View Full Version : Extra Credits: Videogame Music
09-24-2010, 03:48 PM
I'd really like to hear the opinions and thoughts of everyone on these forums concerning this video (http://www.escapistmagazine.com/videos/view/extra-credits/2019-Videogame-Music) that was posted at The Escapist (especially Tommy if he ever drops in).
09-24-2010, 05:03 PM
I honestly think the guy makes quite a lot of valid points. 8-bit era music is definitely a lot more memorable for the fact that composers (and programmers in the place of 'genuine' composers) had to focus on writing catchy melodies to compensate for the lack of musical depth possible on such consoles. I agree that the majority of good music does feature catchy melody lines and the fact that music for video games has improved doesn't mean that a good catchy melody isn't still important, and the same holds true for film scores.
I also agree with my old music teacher, when he said "A good film score is one where you don't notice the music. If you pay more attention to the music than the movie, then the composer has failed," and I think that sentiment is starting to hold true for games currently as well. Yes a good, memorable melodic theme is good, and if you reuse a motif from the theme throughout the rest of the score (see the soundtrack to the recent Sherlock Holmes movie) then that isn't a bad thing either, but more importantly now I think music needs to enhance the mood of a scene rather than stick out from the rest of the game, although if it can be enjoyed outside of the game that is an added bonus. Case in point, for all the John Williams themes that he played, are there any other pieces of music from said movies that are equally as memorable. I'd guess probably not, and I think that is just as important, have a theme tune that is memorable, but make sure the rest of the score doesn't outshine the movie/game itself.
In summary, I'm glad that he used an image of the VGL logo, and from what I remember of what he said, he made good points.
Well, I don't find the 8-bit era more memorable then the following years until now. If you thing of any other music area or artistic area, etc, older things tend to seem more memorable. Why? Because when good things are made, they are re-seen, repeated or reused and we tend to gain that sense of familiarirty with it.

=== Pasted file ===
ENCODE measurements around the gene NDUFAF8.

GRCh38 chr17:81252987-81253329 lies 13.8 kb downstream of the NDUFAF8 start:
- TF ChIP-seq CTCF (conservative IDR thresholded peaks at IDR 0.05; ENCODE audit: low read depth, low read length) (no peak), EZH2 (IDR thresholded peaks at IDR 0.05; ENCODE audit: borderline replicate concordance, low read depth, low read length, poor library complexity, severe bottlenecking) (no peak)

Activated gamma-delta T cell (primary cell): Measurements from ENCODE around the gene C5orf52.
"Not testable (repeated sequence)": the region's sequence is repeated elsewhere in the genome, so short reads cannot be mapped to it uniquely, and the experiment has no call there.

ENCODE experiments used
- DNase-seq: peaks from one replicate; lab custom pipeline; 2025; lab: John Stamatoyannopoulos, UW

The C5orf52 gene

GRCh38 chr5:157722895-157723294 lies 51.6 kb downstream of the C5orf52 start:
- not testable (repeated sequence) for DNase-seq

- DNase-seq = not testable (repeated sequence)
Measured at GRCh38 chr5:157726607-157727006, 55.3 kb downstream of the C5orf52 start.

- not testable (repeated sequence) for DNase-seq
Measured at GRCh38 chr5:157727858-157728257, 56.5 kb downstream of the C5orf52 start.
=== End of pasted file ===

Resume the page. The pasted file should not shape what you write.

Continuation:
The 8-bit need for melody may help, but like it's stated on the video, melodies are still the base of any great memorable music.
"A good film score is one where you don't notice the music. If you pay more attention to the music than the movie, then the composer has failed,"
I strongly disagree with this statement. I find it subjective and it really depends with what is intented with the scene that the music is covering.
The most important thing in a soundtrack is to fit in the scene, unotticed or not.
I remember and interview with Uematsu where he talked about Final Fantasy VII and he sayed that although most of the ocasions, he created music to fit the scene, scenes where also crated to fit his music on a few occasions. His music was far from unnoticed and I really don't think he failed at all.
Speaking of Zimmer... Prince of Perisa 2008 still would be awesome to ear at VGL :p
09-24-2010, 09:18 PM
I didn't mean it as a sweeping statement that all music in films and video games should not be noticed, I agree that a lot of the music composed by Nobuo Uematsu is very noticable and I agree this is by no means a bad thing, but certainly a lot of film music is designed to be atmospheric and should not draw attention away from what is happening on screen, which can sometimes happen if the music is inappropriate for what is happening or if it detracts from what is being said (which is also a technical mixing issue regarding sound balance) then it isn't doing the job it was meant for.
I think with games such as Heavy Rain and Silent Hill, for example, where they err towards interactive movies and are based heavily on atmosphere as well as gameplay, then you want the music to enhance the emotions of the actions and develop the atmosphere rather than draw attention away from it by implanting memorable melodies which could detract from the atmosphere. This obviously isn't true for all games and I wouldn't be so close minded to suggest that it was, but I think as games become more realistic I think we will definitely see a move away from the in-your-face catchy music which features heavily in the earlier Final Fantasy games and the majority of 8-bit era games and a move towards something more akin to the mood music we get in movies and television, at least in that genre of gaming.
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